PHOTO BY BRADLY J. BONER
The Evolution of a Ski Bum
// interview By Maggie Theodora
The summer after he graduated with a degree in history from Davidson College, in his home state of North Carolina, Reed Finlay worked on a dude ranch in Montana. At the end of that season, many of his co-workers were moving to Colorado to work at ski areas. “I liked the idea of working at a ski area, but I thought Colorado was too cliché,” Finlay says. “I decided I wanted to go to Wyoming.” Finlay got a job as a liftie working the Apres Vous chair at the Jackson Hole Mountain Resort (JHMR), although, since this was 1992, it was still called the Jackson Hole Ski Corp. “I didn’t come here with any kind of plan,” Finlay says. He’s now in his twenty-ninth year working at JHMR (fifteen of which have been on ski patrol), married to the managing editor of the Jackson Hole News&Guide, and raising a son, Kershaw, eight.
What jobs have you had at JHMR?
RF: I was a liftie for five years, then a foreman, and, since 2005, a ski patroller.
What about in the summer?
RF: I led scenic river trips in Grand Teton National Park for Barker Ewing for twenty-five years. When JHMR founded a summer mountain patrol, I moved to that.
Was there a specific point when you realized Jackson would be the place where you would build your life?
RF: The more I lived here, the more I realized that it was a bigger version of where I grew up in western North Carolina.
You must have grown up in a very small town then?
RF:Arden, outside of Asheville—but I don’t mean bigger in terms of people, but in terms of mountains and space and outdoor activities.
Did you ever think about leaving the valley?
RF: When I first moved here, I left for a summer to work in an outdoor-education program in Virginia, but as soon as I got there, I was like, “I want to come back to Jackson.”
How did you meet your wife, Rebecca?
RF:We met at a New Year’s Eve party in 1999. Soon after that, a mutual friend asked me if I wanted to go skiing in [Grand Teton National Park], and she brought Rebecca along. We got married five years later.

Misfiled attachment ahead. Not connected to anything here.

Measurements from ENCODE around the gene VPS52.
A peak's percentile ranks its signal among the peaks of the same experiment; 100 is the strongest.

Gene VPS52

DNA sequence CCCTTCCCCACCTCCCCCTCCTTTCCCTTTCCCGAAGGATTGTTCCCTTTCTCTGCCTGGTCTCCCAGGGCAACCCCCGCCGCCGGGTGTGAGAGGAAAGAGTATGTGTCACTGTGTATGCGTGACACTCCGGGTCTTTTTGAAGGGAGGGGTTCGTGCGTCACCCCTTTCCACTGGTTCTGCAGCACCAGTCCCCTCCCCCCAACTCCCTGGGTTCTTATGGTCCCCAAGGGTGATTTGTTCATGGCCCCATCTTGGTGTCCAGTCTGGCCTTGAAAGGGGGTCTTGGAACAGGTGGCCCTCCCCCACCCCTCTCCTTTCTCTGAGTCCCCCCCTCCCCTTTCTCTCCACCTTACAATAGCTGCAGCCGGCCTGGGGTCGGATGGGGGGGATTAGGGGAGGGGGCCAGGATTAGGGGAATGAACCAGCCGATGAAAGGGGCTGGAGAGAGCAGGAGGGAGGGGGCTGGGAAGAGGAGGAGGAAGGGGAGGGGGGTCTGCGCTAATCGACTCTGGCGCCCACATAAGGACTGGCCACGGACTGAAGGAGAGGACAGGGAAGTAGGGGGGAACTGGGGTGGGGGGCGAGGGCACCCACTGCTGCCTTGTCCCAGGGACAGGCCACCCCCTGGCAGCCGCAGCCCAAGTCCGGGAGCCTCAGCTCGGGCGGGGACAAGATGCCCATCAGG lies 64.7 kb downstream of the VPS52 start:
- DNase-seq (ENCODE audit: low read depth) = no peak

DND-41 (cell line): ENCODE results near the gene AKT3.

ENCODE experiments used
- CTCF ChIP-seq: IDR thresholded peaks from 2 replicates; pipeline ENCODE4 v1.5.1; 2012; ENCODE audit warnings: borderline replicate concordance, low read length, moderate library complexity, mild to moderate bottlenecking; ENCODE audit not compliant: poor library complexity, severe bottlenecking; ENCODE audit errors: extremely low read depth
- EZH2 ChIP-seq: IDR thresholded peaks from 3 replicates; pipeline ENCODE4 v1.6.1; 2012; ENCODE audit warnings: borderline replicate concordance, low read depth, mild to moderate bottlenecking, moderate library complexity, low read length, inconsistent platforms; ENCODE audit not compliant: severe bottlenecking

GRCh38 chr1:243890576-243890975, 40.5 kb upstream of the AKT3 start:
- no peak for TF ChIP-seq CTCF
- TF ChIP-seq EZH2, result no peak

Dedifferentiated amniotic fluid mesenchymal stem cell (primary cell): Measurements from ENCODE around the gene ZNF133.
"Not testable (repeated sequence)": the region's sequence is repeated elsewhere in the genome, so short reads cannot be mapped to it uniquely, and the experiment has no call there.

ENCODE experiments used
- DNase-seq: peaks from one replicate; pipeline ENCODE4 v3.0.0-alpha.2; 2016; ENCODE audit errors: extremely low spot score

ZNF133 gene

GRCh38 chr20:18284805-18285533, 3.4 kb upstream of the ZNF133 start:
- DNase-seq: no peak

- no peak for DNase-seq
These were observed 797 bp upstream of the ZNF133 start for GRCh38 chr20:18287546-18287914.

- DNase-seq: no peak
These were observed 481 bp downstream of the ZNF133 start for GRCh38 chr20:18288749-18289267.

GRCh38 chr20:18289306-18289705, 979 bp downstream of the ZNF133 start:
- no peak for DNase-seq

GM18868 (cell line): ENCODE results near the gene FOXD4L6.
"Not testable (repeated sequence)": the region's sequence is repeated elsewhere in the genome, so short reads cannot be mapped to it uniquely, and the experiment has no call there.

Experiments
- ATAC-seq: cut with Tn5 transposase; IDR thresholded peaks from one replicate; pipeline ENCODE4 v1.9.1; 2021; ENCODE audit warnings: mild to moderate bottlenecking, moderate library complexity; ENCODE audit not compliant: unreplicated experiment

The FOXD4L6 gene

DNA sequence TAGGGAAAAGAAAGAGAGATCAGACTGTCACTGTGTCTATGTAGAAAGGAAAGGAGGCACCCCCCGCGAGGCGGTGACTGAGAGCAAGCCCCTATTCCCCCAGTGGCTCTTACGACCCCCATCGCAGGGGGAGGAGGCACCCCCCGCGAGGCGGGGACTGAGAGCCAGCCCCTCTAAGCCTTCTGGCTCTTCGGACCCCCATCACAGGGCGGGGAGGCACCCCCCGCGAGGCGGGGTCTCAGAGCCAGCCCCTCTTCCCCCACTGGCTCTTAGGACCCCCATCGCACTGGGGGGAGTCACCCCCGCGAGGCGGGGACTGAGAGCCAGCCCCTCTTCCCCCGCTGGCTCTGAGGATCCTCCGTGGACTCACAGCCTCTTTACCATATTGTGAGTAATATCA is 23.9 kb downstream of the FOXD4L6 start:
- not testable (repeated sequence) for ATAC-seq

Was the wedding here?
RF:No. We got married at Chico Hot Springs, in Montana. I could think of some places here I’d like to have had a wedding, but they’re off the beaten path and maybe all of our guests could not have gotten to them. Chico was easy.
Did you guys know you wanted to raise kids here?
RF: We knew that we really enjoyed living here and weren’t thinking about leaving, so it was more like, “If we decide to have kids, they’re going to raised here.”
What is your favorite part of being a Jackson Hole family?
RF:The whole valley is a playground, and you can go to any corner and make your own adventure, from walking the back alleys of town looking at funky architecture to pulling over on Little Greys River Road and finding our own swimming hole. It’s so easy to be creative finding new things to do here. JH
I like the smell of the Wildflower Trail—that sappy smell of subalpine forest. And, of course, it does have great wildflowers. And then there’s the classic hike from the top of the [JHMR] tram down into Grand Teton National Park and Granite Canyon. My favorite biking trail, the Hoback Trail, has been closed the past couple of summers because of construction, but it should be open again this summer. It’sa cross-country trail.